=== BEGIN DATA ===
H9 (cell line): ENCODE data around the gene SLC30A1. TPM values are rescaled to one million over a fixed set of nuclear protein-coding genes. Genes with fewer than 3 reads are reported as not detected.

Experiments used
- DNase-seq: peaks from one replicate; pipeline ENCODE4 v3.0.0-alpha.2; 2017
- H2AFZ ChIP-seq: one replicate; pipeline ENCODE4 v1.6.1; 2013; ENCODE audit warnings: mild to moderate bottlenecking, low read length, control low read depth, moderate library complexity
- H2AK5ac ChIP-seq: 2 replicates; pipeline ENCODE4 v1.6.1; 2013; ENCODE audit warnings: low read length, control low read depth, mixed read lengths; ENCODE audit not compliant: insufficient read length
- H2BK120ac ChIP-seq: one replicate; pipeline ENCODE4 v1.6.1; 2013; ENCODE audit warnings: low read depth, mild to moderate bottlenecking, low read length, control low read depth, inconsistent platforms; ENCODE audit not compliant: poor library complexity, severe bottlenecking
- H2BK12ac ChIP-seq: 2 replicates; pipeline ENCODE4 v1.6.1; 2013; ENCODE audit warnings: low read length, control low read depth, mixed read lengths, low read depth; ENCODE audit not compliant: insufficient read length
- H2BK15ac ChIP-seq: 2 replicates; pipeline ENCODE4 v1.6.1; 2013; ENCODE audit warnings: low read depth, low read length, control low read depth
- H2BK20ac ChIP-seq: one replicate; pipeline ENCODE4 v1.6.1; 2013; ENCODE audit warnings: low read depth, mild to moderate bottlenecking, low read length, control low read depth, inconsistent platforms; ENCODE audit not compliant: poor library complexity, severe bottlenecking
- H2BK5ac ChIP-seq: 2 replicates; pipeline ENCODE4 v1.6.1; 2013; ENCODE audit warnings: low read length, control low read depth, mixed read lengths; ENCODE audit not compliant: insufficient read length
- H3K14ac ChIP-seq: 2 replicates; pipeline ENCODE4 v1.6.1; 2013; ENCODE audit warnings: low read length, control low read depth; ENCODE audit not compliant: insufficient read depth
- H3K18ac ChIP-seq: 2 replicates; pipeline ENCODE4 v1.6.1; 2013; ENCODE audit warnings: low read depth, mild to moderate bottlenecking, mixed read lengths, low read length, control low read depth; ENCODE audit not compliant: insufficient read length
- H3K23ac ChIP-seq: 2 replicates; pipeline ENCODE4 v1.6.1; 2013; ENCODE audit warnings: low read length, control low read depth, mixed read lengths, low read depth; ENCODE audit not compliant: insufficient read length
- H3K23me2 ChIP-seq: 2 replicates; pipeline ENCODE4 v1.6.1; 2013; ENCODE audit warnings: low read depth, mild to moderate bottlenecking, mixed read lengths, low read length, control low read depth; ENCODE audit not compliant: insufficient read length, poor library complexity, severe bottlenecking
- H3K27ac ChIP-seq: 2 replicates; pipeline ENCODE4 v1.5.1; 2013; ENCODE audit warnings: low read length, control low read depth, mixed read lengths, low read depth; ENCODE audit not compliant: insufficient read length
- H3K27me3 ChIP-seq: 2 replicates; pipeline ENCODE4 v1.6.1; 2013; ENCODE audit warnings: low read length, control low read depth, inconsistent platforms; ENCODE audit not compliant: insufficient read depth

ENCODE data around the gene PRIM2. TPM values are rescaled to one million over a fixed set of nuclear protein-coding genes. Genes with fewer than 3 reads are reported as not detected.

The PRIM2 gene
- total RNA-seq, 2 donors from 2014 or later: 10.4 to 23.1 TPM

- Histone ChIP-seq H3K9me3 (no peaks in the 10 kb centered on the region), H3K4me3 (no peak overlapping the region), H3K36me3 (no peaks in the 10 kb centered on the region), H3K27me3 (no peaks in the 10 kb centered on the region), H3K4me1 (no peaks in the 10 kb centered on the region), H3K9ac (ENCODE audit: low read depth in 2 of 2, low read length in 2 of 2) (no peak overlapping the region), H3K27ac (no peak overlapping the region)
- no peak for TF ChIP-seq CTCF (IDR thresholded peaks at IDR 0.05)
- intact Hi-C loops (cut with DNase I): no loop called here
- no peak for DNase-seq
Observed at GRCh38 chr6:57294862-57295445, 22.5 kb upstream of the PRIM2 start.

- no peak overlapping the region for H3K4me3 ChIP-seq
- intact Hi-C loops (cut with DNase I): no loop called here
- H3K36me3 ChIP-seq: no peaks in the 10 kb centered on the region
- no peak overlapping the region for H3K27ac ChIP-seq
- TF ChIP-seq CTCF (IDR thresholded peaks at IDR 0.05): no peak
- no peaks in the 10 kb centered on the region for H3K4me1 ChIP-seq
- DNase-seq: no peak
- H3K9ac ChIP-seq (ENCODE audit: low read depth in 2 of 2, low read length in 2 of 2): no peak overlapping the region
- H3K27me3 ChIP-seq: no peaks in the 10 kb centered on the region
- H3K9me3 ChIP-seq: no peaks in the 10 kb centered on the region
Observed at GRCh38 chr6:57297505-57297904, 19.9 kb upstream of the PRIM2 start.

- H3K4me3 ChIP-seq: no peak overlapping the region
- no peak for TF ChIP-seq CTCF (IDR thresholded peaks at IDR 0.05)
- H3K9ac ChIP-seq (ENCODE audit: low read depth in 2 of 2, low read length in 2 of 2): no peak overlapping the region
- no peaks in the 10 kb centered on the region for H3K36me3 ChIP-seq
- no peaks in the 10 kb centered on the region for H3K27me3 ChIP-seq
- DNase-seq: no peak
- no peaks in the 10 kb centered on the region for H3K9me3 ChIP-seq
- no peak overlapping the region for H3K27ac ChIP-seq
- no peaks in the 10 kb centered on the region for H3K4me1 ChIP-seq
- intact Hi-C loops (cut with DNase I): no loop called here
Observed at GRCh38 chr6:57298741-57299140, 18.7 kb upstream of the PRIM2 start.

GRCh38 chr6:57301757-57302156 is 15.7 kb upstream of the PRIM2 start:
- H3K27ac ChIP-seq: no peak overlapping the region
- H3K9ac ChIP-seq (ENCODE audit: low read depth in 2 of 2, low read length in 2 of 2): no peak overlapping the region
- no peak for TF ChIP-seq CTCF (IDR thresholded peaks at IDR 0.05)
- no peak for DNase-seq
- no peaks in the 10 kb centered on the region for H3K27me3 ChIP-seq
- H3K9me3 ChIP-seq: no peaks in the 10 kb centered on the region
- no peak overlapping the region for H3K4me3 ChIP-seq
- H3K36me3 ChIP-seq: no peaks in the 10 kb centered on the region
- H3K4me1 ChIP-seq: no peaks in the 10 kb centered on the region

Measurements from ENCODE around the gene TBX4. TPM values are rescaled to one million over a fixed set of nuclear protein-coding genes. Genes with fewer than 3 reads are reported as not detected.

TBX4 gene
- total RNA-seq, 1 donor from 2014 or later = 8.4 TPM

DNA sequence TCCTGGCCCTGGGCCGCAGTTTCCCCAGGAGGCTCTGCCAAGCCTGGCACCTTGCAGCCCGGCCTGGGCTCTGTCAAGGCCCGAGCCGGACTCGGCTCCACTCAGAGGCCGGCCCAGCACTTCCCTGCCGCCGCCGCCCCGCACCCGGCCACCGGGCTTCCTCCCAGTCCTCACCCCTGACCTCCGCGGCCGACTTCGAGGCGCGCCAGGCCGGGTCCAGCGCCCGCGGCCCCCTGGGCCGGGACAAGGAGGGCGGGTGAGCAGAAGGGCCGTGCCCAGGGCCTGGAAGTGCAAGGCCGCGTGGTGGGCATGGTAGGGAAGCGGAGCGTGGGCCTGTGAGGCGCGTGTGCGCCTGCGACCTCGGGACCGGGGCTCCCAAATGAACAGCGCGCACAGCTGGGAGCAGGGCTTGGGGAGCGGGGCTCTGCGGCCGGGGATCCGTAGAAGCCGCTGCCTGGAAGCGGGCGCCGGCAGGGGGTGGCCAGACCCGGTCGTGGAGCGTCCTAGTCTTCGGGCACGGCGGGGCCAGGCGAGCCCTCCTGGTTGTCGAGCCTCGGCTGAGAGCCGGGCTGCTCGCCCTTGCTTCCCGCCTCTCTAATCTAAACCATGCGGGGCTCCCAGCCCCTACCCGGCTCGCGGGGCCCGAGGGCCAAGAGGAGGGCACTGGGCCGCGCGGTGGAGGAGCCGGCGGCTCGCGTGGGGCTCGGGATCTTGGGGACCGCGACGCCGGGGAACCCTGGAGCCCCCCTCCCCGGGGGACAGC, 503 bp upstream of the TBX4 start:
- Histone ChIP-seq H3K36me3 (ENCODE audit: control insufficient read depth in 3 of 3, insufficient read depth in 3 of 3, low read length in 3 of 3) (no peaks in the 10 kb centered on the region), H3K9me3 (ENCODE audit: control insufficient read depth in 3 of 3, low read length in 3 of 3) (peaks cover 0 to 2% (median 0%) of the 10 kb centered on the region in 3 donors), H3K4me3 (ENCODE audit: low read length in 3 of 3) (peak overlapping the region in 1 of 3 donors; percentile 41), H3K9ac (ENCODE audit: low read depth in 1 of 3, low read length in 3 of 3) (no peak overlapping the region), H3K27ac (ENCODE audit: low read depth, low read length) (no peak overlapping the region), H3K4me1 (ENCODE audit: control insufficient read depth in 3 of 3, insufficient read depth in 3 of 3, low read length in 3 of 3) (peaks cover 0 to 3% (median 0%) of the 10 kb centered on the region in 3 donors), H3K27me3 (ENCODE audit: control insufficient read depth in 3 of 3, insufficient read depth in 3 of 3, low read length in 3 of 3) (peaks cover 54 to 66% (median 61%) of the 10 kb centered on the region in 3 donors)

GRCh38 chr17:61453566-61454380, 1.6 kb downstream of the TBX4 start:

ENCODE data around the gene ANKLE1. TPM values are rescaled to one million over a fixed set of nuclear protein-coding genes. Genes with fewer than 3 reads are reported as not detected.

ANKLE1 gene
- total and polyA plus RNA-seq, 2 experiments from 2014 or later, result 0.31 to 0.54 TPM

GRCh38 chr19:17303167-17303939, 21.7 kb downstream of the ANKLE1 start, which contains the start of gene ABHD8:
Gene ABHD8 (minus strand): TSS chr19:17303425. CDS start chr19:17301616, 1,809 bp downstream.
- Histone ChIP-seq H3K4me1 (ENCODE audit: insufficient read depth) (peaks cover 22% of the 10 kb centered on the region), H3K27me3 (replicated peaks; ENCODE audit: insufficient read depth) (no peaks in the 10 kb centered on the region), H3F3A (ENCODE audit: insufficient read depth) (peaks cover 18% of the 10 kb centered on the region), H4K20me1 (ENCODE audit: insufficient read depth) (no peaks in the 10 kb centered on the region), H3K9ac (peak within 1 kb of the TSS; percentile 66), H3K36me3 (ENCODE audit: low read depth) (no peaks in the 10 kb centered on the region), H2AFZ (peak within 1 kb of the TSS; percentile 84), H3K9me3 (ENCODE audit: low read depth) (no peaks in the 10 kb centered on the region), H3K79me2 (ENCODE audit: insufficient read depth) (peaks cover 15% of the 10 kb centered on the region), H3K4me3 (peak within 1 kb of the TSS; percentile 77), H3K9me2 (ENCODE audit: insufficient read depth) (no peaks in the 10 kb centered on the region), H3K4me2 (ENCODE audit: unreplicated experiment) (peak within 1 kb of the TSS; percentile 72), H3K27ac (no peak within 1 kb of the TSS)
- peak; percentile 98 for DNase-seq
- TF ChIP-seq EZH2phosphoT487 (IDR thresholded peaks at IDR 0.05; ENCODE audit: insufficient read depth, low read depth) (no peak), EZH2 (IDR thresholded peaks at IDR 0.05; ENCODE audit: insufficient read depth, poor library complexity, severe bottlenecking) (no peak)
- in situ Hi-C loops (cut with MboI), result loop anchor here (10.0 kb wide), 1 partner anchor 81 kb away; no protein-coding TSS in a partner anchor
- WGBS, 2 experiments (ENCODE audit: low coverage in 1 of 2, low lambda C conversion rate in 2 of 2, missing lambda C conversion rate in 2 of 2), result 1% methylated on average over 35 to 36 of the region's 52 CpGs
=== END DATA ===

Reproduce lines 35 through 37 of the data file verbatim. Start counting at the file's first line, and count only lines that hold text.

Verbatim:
Observed at GRCh38 chr6:57297505-57297904, 19.9 kb upstream of the PRIM2 start.

- H3K4me3 ChIP-seq: no peak overlapping the region
- no peak for TF ChIP-seq CTCF (IDR thresholded peaks at IDR 0.05)